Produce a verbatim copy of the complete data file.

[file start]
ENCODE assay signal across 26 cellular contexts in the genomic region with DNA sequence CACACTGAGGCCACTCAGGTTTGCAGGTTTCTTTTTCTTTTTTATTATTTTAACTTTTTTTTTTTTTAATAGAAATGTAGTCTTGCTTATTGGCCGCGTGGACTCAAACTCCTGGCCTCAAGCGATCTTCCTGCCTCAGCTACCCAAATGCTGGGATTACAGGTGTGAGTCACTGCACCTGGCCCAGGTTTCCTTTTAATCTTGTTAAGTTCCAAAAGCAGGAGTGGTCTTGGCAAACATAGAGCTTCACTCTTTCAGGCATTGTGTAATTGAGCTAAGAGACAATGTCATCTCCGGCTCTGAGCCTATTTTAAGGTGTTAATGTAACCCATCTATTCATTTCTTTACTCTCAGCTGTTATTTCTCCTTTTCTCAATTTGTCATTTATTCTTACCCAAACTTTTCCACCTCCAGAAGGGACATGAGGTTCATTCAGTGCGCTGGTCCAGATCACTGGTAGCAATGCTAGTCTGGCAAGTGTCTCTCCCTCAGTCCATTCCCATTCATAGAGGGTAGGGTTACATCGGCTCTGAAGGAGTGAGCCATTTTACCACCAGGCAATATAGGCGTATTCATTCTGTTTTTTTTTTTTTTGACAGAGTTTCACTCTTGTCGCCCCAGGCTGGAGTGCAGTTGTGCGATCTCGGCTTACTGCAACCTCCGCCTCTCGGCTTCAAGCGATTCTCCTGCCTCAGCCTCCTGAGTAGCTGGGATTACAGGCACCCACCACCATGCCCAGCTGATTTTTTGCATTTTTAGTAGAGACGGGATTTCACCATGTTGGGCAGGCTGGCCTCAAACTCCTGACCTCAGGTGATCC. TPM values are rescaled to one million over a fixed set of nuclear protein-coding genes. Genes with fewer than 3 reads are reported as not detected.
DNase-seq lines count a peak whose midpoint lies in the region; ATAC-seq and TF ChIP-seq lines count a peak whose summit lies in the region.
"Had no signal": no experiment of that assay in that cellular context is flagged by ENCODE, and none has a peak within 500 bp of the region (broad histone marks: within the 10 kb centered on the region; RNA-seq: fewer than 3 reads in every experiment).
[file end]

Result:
ENCODE assay signal across 26 cellular contexts in the genomic region with DNA sequence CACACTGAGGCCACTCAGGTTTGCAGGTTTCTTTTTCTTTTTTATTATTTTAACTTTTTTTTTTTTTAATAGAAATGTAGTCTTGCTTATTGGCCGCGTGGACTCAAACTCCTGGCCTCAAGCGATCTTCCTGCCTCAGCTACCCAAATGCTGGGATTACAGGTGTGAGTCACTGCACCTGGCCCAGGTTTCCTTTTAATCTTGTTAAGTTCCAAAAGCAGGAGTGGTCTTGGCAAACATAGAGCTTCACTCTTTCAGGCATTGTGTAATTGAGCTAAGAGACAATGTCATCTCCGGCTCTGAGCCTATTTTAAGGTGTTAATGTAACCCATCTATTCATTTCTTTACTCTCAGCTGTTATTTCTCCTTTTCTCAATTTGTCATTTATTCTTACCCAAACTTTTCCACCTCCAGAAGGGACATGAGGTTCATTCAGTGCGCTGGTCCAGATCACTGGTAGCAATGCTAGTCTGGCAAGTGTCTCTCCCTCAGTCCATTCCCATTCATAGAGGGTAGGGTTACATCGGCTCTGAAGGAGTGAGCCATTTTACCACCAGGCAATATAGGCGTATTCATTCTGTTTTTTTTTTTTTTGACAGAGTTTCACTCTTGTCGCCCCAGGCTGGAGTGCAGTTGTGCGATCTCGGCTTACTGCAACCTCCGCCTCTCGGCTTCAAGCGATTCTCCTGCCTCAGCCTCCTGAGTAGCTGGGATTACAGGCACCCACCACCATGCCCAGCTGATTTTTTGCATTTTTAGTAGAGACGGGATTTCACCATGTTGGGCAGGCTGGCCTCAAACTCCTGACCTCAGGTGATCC. TPM values are rescaled to one million over a fixed set of nuclear protein-coding genes. Genes with fewer than 3 reads are reported as not detected.
DNase-seq lines count a peak whose midpoint lies in the region; ATAC-seq and TF ChIP-seq lines count a peak whose summit lies in the region.
"Had no signal": no experiment of that assay in that cellular context is flagged by ENCODE, and none has a peak within 500 bp of the region (broad histone marks: within the 10 kb centered on the region; RNA-seq: fewer than 3 reads in every experiment).